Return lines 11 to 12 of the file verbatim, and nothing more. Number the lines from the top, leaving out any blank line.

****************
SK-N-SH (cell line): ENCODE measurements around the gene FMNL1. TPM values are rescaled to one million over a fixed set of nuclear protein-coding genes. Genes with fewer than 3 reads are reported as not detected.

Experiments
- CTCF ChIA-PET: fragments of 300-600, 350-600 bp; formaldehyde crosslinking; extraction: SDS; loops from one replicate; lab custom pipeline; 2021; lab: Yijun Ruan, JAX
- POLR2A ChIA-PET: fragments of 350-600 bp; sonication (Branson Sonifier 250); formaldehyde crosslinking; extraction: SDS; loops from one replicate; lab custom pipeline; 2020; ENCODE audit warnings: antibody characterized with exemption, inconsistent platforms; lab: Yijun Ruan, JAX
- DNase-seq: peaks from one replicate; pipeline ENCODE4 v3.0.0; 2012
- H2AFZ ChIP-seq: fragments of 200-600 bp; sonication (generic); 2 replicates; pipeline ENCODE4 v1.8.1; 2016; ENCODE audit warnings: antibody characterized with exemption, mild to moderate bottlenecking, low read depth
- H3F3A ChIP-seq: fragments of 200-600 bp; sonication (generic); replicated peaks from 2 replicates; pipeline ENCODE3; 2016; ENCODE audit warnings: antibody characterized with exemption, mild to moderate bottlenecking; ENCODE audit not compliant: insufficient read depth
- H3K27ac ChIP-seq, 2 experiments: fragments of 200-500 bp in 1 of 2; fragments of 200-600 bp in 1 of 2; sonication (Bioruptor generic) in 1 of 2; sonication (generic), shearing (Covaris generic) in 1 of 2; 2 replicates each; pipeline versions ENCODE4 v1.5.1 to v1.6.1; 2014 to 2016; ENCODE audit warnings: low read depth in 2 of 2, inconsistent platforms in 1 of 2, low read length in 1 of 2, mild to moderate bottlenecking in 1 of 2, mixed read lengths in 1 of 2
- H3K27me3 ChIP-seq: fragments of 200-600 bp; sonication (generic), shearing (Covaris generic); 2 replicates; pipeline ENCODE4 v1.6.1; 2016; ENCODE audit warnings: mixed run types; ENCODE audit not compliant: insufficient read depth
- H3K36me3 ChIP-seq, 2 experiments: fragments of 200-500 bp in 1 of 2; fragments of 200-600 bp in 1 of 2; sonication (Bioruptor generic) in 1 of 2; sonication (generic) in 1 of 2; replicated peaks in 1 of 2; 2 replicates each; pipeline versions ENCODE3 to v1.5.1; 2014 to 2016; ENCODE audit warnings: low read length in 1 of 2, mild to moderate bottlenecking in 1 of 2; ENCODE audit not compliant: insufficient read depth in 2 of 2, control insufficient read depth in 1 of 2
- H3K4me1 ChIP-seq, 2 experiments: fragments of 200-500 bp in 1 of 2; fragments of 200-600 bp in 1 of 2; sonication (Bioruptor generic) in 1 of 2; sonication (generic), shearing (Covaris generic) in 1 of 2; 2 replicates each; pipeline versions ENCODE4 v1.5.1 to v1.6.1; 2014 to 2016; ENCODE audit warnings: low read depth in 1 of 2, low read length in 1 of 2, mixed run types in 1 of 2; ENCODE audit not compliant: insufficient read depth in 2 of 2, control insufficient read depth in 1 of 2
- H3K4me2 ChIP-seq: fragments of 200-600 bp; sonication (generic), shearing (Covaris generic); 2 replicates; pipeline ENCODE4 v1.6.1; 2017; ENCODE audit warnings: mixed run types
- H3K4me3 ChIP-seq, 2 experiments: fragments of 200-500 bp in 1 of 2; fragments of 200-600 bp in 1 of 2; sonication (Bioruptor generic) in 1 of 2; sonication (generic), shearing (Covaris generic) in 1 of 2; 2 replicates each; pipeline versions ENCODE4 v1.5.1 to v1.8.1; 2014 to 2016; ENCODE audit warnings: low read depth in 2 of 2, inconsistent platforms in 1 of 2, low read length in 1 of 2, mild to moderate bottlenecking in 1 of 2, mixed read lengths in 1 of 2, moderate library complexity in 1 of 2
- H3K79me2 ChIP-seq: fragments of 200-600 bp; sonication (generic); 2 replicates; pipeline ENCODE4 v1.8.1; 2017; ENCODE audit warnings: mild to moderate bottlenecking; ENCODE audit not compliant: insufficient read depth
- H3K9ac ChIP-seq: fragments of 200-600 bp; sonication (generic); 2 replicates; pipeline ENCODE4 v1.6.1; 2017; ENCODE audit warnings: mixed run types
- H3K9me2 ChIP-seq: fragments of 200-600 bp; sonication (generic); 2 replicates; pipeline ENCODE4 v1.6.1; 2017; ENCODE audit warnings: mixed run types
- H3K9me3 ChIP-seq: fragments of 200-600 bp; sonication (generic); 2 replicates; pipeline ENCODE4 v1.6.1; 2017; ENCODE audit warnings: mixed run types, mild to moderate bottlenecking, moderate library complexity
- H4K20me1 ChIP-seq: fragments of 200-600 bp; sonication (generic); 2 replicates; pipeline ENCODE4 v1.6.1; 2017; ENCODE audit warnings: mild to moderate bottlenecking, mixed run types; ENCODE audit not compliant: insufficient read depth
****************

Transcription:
- H3K4me1 ChIP-seq, 2 experiments: fragments of 200-500 bp in 1 of 2; fragments of 200-600 bp in 1 of 2; sonication (Bioruptor generic) in 1 of 2; sonication (generic), shearing (Covaris generic) in 1 of 2; 2 replicates each; pipeline versions ENCODE4 v1.5.1 to v1.6.1; 2014 to 2016; ENCODE audit warnings: low read depth in 1 of 2, low read length in 1 of 2, mixed run types in 1 of 2; ENCODE audit not compliant: insufficient read depth in 2 of 2, control insufficient read depth in 1 of 2
- H3K4me2 ChIP-seq: fragments of 200-600 bp; sonication (generic), shearing (Covaris generic); 2 replicates; pipeline ENCODE4 v1.6.1; 2017; ENCODE audit warnings: mixed run types